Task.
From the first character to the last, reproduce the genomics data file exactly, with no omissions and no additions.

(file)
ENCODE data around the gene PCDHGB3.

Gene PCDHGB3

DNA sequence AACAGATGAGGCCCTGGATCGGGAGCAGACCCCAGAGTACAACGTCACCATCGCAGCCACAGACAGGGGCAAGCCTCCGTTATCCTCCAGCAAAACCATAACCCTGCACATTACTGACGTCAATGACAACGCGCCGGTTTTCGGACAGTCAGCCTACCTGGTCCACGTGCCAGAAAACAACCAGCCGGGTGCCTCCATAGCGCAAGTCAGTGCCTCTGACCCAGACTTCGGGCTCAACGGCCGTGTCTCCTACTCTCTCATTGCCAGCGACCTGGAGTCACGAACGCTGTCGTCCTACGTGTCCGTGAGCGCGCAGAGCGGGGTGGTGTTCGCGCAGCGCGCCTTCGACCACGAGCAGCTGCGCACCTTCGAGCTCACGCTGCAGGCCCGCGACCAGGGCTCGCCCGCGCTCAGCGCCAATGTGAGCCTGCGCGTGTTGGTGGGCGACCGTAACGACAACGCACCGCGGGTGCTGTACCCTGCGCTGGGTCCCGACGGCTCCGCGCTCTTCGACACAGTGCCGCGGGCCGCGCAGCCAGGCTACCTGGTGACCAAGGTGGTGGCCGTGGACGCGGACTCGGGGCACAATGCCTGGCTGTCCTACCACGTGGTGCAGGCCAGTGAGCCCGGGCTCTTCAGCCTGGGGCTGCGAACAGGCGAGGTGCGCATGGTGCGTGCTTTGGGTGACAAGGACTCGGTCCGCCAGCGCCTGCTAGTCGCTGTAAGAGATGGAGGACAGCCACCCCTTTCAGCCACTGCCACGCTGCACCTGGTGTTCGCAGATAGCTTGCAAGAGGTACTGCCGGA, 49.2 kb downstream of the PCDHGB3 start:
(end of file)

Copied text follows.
ENCODE data around the gene PCDHGB3.

Gene PCDHGB3

DNA sequence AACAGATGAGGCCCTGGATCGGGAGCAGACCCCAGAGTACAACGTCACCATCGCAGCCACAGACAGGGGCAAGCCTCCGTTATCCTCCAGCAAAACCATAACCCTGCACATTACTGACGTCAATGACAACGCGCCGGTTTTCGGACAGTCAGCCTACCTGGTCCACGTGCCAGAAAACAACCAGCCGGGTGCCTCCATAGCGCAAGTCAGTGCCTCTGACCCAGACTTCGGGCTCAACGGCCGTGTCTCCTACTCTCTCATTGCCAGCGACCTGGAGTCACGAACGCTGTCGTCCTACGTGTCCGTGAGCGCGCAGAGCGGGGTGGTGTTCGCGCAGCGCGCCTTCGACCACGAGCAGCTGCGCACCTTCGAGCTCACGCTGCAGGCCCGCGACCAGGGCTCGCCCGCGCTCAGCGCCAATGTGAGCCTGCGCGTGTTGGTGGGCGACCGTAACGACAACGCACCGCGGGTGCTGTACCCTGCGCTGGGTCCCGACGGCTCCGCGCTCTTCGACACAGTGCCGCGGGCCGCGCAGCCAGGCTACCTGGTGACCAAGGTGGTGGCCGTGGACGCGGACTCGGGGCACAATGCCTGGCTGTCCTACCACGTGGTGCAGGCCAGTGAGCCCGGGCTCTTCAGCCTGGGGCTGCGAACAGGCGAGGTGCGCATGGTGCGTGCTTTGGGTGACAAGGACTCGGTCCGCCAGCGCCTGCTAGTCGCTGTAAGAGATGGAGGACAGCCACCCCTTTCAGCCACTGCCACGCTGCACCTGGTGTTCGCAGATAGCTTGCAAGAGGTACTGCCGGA, 49.2 kb downstream of the PCDHGB3 start: